Tag: traditional Chinese medicine

Testing a Chinese Herbal Flu Remedy

During the early days of the 2009 H1N1 influenza A pandemic, the popular herbal formula maxingshigan–yinqiaosan was used widely by TCM practitioners to reduce symptoms. (It’s hard to pronounce and spell, so I’ll refer to it as M-Y.) A new study was done to test whether M-Y worked and to compare it to the prescription drug oseltamivir. It showed that M-Y did...

/ August 23, 2011

Fungus yields new prescription drug for multiple sclerosis

The following post appeared earlier this week at my Chemical & Engineering News CENtral Science blog, Terra Sigillata. For some odd reason – perhaps this week’s frantic academic schedule of commencement activities – it was not highly read there. I thought that our Science-Based Medicine readers would appreciate it because this new prescription drug is derived from a family of fungi that...

/ May 13, 2011

The Hazards of “CAM”-Pandering

Steven Salzberg, a friend of this blog and Director of the Center for Bioinformatics and Computational Biology at the University of Maryland, is on the editorial boards of three of the many journals published by BioMed Central (BMC), an important source of open-access, peer-reviewed biomedical reports. He is disturbed by the presence of two other journals under the BMC umbrella: Chinese Medicine...

/ April 1, 2011

The Golden State of Pseudo-Science

The state of California (CA) which is home to the most advanced education and research in biomedical sciences, computational biology, genomics and proteomics, etc, is also home to 19 institutions that have state-approved training programs in Traditional Chinese Medicine (TCM), a pseudo-medicine that is based on ideas and practices sourced by ancient cosmology, mythology, astrology, and a range of other pre-scientific beliefs that...

/ September 10, 2009

Oriental Medicine or Medical Orientalism?

The following is the second adapted excerpt of an upcoming article called “The Untold Story of Acupuncture.” It is scheduled to be published in December 2009 in Focus in Alternative and Complementary Therapies (FACT), a review journal that presents the evidence on alternative medicine in an analytical and impartial manner. This section argues that the current flurry of interest in acupuncture and...

/ August 28, 2009

‘Acupuncture Anesthesia’ Redux: another Skeptic and an Unfortunate Misportrayal at the NCCAM

A neglected skeptic Near the end of my series* on ‘Acupuncture Anesthesia’, I wrote this: Most Westerners—Michael DeBakey and John Bonica being exceptions—who observed ‘acupuncture anesthesia’ in China during the Cultural Revolution seem to have failed to recognize what was going on right under their noses. I should have added—and I now have—Arthur Taub’s name to that tiny, exceptional group. Taub, a neurologist and...

/ July 24, 2009

“Acupuncture Anesthesia”: a Proclamation from Chairman Mao (Part IV)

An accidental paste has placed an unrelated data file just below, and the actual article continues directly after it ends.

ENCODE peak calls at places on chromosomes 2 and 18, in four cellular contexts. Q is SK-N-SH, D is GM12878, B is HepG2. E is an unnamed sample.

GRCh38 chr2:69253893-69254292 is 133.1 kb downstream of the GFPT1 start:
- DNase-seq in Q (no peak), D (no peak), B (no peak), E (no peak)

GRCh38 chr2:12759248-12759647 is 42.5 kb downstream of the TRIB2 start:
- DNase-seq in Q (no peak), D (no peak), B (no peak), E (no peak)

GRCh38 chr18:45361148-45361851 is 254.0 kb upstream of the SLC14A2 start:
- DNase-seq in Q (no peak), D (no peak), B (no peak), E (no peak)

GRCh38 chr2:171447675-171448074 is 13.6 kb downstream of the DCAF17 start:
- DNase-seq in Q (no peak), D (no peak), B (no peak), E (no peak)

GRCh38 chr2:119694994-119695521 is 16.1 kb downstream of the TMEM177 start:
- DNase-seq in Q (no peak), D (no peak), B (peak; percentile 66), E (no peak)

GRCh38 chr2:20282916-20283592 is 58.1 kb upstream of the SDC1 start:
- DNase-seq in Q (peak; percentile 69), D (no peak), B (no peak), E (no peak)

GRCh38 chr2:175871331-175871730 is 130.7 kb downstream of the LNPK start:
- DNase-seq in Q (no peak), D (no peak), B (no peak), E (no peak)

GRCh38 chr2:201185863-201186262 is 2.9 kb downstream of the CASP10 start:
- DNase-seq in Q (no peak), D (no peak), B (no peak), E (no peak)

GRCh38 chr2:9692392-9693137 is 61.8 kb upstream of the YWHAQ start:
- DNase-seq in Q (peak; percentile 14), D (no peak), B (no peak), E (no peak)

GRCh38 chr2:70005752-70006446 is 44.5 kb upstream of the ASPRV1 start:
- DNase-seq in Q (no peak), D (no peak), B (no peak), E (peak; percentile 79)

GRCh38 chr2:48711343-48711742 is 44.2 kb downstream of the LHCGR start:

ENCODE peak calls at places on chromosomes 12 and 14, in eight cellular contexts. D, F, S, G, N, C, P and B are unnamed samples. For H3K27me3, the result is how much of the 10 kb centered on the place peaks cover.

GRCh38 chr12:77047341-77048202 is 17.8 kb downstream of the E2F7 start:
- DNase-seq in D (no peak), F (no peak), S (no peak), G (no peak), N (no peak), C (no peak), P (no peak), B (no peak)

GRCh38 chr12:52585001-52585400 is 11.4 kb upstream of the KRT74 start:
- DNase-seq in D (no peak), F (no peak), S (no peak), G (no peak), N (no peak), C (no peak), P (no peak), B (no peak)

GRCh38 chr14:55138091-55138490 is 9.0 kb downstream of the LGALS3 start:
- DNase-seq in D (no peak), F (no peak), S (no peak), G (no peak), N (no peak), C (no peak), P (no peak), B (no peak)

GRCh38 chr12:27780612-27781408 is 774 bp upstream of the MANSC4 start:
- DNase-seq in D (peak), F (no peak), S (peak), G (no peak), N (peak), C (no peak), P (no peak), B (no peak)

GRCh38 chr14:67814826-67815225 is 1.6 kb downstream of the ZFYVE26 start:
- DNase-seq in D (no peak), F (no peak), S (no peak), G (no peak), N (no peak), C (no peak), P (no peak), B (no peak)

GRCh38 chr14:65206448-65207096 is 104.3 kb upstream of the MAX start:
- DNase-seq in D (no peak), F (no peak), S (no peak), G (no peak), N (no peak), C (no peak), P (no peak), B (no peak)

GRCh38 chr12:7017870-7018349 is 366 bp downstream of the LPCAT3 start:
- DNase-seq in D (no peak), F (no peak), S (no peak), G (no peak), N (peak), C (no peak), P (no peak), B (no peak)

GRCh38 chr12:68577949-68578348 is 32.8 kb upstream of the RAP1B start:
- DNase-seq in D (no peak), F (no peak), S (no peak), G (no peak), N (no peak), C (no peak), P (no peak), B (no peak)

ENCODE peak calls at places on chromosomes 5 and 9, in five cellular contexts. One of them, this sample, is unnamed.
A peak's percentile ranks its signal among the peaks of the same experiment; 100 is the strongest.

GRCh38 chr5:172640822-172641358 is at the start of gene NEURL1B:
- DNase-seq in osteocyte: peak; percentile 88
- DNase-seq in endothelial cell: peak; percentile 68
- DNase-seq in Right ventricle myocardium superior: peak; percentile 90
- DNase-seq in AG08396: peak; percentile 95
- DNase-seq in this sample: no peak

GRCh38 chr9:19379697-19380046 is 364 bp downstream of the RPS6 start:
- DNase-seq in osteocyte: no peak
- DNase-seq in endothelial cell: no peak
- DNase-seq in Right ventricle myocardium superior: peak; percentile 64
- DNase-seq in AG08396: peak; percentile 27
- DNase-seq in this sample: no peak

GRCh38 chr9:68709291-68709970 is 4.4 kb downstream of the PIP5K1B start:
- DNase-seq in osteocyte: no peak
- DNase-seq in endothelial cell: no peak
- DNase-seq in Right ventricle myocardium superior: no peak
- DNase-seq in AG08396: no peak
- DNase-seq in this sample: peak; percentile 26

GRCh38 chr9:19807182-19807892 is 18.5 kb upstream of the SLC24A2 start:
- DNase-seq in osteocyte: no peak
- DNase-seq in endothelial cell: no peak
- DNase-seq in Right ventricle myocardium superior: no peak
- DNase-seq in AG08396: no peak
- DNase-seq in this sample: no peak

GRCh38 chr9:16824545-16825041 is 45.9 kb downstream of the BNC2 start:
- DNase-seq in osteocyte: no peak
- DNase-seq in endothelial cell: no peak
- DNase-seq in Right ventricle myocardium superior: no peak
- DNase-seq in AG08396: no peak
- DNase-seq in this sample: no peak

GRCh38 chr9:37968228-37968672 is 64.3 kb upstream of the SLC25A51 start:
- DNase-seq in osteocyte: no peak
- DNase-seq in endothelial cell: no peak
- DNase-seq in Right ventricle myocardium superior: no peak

The Cultural Revolution After investigating ‘acupuncture anesthesia’ in the People’s Republic of China in 1973, John Bonica wrote: From the guarded comments made by several anesthesiologists, I concluded that this disuse [of ‘acupuncture anesthesia,’ after its introduction in 1958 until the Great Proletarian Cultural Revolution began in 1966] was the result of disappointing failures in a significant proportion of patients. During the...

/ June 26, 2009

“Acupuncture Anesthesia”: a Proclamation from Chairman Mao (Part III)

A Digression: The Politics of Chinese Medicine in the People’s Republic of China (The Early Years) *** A Partial Book Review: Chinese Medicine in Early Communist China, 1945-63: a Medicine of Revolution, by Kim Taylor Mao’s was a complex personality. He was by nature a control freak, highly secretive, quickly suspicious, ruthless in revenge. These were all personal characteristics that were to...

/ June 12, 2009

“Acupuncture Anesthesia”: A Proclamation from Chairman Mao (Part II)

An Anesthesiologist’s Perspective The late John Bonica (1917-1994), one of the great anesthesiologists of the 20th century, has been called “The Founding Father of the Pain Field.” He developed this interest while treating wounded soldiers at Fort Lewis, Washington, during WW II. Shortly thereafter he became a pioneer of epidural analgesia and other forms of safe pain relief for labor and delivery....

/ May 29, 2009

“Acupuncture Anesthesia”: A Proclamation from Chairman Mao (Part I)

James Reston’s Appendectomy For many Americans, the current wave of public fascination with “complementary and alternative medicine (CAM)” can be traced to a single event: New York Times columnist James Reston’s appendectomy in China during the summer of 1971, which Reston reported in an interesting and amusing article on July 26 of that year. Many of those who noticed the publicity following this event...

/ May 15, 2009